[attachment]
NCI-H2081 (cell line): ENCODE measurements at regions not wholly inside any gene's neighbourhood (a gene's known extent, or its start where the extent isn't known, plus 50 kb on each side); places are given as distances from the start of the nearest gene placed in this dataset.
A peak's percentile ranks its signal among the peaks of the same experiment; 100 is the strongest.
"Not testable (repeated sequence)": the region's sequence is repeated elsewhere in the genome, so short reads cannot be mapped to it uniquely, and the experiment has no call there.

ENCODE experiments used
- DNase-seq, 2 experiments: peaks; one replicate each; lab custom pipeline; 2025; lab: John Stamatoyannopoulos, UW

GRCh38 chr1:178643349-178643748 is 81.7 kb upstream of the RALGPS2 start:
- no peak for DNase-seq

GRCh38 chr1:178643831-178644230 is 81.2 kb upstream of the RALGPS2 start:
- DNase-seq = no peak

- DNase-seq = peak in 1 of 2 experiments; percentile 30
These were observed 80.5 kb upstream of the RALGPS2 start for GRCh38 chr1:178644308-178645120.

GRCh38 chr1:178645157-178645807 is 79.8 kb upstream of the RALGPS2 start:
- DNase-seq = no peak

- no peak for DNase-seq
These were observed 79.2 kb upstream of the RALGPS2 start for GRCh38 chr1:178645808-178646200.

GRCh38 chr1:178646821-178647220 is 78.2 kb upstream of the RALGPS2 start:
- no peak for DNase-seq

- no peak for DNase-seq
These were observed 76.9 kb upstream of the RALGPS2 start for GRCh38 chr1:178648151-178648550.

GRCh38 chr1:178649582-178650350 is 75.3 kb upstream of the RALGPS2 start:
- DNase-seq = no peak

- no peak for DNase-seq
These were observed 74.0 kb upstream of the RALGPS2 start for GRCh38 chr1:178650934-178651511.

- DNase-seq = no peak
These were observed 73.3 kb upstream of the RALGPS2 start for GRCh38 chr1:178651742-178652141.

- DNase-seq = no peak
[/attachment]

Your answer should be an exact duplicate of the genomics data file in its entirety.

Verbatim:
NCI-H2081 (cell line): ENCODE measurements at regions not wholly inside any gene's neighbourhood (a gene's known extent, or its start where the extent isn't known, plus 50 kb on each side); places are given as distances from the start of the nearest gene placed in this dataset.
A peak's percentile ranks its signal among the peaks of the same experiment; 100 is the strongest.
"Not testable (repeated sequence)": the region's sequence is repeated elsewhere in the genome, so short reads cannot be mapped to it uniquely, and the experiment has no call there.

ENCODE experiments used
- DNase-seq, 2 experiments: peaks; one replicate each; lab custom pipeline; 2025; lab: John Stamatoyannopoulos, UW

GRCh38 chr1:178643349-178643748 is 81.7 kb upstream of the RALGPS2 start:
- no peak for DNase-seq

GRCh38 chr1:178643831-178644230 is 81.2 kb upstream of the RALGPS2 start:
- DNase-seq = no peak

- DNase-seq = peak in 1 of 2 experiments; percentile 30
These were observed 80.5 kb upstream of the RALGPS2 start for GRCh38 chr1:178644308-178645120.

GRCh38 chr1:178645157-178645807 is 79.8 kb upstream of the RALGPS2 start:
- DNase-seq = no peak

- no peak for DNase-seq
These were observed 79.2 kb upstream of the RALGPS2 start for GRCh38 chr1:178645808-178646200.

GRCh38 chr1:178646821-178647220 is 78.2 kb upstream of the RALGPS2 start:
- no peak for DNase-seq

- no peak for DNase-seq
These were observed 76.9 kb upstream of the RALGPS2 start for GRCh38 chr1:178648151-178648550.

GRCh38 chr1:178649582-178650350 is 75.3 kb upstream of the RALGPS2 start:
- DNase-seq = no peak

- no peak for DNase-seq
These were observed 74.0 kb upstream of the RALGPS2 start for GRCh38 chr1:178650934-178651511.

- DNase-seq = no peak
These were observed 73.3 kb upstream of the RALGPS2 start for GRCh38 chr1:178651742-178652141.

- DNase-seq = no peak